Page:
Transcript: Mr Walter John Ferguson recalls the dangers of swimming in the Georges River in the late 1920s

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Description

Mr Walter John Ferguson, born in 1912, was [media]interviewed in 1986 for the 'Looking Back at Liverpool: An Oral History of the Liverpool Region 1900 to 1960' project. Here he talks about the dangers of swimming in the Georges River and the establishment of a life-saving club in the late 1920s and early 1930s.

Transcript

WALTER: It used to be a regular swimming hole right from Liverpool to Casula and every year there was always someone getting drowned in Liverpool but this particular time someone was nearly drowned down the river and he was the one that started it, with the help of Terry Fitzpatrick. He started a life saving club, oh he had about thirty members altogether. We used to turn around and patrol the river as much as we could, and then again at Casula. Over the few years that it lasted there was quite a few well and truly saved. There was one chap, about two hundred yards up from the old weir, maybe three hundred, there was a very good little beach there, and you'd swim across to the other side of the river, that was nearly the best place of the lot. Well he took a running jump off the bank one day, took it too deep and broke his neck, that was the end of a chap named Georgie Campbell. But it ran for about three or four years altogether. It just fizzled out. [1]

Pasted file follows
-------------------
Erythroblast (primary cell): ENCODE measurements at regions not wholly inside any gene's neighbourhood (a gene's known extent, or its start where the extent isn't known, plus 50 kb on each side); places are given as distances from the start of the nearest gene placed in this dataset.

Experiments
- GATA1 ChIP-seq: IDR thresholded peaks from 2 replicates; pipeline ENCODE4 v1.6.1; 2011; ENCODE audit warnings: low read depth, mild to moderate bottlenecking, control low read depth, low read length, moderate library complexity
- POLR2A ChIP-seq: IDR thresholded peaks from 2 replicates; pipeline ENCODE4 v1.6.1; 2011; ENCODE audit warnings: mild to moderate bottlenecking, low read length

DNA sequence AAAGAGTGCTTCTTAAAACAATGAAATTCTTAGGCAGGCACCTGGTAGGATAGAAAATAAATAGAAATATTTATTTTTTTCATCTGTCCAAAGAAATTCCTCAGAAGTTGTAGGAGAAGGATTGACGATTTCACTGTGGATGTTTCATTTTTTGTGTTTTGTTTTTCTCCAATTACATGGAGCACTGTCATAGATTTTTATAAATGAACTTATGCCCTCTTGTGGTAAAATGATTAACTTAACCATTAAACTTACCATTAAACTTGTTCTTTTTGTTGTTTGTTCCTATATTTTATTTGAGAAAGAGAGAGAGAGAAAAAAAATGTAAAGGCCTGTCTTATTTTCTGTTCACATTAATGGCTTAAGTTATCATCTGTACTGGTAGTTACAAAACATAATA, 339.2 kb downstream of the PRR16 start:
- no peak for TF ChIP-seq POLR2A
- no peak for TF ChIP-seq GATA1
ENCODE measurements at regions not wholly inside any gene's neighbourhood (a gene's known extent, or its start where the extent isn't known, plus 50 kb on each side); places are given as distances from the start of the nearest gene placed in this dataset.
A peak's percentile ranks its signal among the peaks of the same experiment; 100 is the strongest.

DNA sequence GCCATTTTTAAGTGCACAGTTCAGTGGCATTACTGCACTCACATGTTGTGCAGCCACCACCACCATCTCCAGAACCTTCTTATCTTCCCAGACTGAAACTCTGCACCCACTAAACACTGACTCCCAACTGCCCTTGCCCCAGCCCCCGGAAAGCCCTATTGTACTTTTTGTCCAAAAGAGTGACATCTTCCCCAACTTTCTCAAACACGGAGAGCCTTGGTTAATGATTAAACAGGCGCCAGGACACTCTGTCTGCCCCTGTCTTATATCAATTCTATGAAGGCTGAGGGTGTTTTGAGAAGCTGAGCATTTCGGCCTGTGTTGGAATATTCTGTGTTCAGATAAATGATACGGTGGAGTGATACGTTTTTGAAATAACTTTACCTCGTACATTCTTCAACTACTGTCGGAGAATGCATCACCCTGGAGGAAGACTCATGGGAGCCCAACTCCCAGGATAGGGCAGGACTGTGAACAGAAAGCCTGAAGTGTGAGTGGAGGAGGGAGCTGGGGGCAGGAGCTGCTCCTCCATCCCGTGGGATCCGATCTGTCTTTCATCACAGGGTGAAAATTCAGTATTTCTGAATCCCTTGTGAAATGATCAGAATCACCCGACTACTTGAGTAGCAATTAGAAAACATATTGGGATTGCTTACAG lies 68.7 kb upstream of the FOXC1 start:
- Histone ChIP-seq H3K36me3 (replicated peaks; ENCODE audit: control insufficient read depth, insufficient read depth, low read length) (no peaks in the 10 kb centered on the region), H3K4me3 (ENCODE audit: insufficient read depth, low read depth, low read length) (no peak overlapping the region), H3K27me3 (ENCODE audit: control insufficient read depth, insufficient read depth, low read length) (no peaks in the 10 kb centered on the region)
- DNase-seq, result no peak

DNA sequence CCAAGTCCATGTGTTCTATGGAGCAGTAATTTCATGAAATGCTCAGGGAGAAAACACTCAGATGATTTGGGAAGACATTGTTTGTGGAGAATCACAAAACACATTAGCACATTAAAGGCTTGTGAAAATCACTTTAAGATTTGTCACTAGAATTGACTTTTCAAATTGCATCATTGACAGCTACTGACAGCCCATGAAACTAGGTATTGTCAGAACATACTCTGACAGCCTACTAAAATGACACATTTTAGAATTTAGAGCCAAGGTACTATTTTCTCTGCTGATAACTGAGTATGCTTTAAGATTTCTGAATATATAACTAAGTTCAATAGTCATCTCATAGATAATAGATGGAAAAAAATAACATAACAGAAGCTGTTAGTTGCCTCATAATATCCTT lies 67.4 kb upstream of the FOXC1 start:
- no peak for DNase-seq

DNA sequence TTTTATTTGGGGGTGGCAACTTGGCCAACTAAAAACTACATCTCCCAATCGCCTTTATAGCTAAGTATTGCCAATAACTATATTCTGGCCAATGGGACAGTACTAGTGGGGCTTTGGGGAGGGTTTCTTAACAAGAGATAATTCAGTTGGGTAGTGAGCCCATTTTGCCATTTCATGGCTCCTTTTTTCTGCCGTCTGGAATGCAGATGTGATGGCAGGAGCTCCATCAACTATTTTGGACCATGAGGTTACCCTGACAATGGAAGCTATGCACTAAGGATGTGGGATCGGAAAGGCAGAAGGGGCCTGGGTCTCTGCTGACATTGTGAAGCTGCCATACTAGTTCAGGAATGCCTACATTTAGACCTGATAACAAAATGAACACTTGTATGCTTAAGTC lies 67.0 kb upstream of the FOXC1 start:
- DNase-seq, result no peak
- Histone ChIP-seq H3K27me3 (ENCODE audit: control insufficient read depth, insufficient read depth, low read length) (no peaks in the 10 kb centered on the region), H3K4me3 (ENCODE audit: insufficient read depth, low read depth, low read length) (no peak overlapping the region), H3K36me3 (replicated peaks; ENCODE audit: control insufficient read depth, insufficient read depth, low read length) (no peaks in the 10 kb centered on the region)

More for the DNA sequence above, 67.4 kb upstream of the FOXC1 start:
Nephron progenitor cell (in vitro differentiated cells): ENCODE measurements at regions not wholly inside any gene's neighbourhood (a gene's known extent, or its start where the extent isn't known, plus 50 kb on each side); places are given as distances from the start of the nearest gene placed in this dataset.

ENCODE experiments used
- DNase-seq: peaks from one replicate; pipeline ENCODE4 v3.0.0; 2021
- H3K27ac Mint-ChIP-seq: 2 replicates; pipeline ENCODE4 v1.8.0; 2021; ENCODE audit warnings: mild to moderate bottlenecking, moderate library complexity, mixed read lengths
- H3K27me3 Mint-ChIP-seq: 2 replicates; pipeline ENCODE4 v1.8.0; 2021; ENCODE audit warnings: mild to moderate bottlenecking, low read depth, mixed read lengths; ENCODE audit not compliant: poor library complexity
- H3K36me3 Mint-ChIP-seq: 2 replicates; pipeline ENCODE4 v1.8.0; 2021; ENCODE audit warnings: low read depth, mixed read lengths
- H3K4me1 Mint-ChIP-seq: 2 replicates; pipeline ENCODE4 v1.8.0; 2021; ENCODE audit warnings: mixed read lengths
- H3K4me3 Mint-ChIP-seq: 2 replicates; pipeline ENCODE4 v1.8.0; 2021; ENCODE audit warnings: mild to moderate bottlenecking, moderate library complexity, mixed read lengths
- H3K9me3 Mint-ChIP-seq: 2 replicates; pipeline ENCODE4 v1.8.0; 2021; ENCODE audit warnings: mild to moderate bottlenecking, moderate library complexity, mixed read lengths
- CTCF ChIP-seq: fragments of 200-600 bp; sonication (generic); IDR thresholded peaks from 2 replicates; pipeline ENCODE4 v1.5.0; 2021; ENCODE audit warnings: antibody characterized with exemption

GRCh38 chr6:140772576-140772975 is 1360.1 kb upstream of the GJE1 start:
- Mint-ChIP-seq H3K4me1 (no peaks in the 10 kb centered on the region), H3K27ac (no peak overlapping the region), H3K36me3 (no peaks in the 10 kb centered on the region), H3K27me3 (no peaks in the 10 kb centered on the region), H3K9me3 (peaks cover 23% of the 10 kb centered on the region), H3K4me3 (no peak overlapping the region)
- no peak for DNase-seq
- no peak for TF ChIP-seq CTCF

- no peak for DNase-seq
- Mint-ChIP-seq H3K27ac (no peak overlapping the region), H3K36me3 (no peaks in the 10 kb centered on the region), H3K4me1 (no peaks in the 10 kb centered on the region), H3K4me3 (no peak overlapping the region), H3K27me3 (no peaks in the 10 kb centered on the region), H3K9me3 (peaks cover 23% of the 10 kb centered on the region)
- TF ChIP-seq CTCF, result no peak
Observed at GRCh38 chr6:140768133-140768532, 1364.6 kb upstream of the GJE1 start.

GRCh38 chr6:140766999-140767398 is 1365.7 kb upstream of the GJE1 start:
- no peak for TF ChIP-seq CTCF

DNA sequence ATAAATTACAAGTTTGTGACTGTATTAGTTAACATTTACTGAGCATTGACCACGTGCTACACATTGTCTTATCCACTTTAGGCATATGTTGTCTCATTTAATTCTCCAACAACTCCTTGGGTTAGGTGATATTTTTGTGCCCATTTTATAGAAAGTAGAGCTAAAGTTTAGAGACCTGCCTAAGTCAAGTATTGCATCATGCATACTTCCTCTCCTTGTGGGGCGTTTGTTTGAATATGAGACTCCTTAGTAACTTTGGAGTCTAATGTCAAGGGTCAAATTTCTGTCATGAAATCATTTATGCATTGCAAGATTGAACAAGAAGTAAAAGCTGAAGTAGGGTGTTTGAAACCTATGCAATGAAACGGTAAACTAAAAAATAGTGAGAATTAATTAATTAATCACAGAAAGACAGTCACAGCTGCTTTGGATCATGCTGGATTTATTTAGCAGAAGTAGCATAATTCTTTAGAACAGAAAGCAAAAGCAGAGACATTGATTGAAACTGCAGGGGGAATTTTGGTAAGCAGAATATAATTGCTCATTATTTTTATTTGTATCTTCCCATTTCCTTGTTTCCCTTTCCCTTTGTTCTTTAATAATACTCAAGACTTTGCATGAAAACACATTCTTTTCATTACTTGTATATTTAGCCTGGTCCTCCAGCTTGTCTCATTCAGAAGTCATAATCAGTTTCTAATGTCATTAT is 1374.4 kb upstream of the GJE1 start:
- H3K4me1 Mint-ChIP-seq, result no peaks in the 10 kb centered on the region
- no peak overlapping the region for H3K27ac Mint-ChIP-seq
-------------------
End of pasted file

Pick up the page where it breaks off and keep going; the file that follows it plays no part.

References

Catherine Johnson (ed). Looking Back at Liverpool: An Oral History of the Liverpool Region 1900–1960 (Liverpool: Liverpool City Council, 1986). http://mylibrary.liverpool.nsw.gov.au/Electronicbooks/Lookingbackatliverpoolanoralhistory-1900-1960.pdf

Notes

[1] Mr Walter John Ferguson, interviewed for Looking Back at Liverpool: An Oral History of the Liverpool Region 1900–1960 project, Liverpool City Library, audio, Liverpool, 1986, http://liverpool.spydus.com/cgi-bin/spydus.exe/ENQ/OPAC/BIBENQ?BRN=56334

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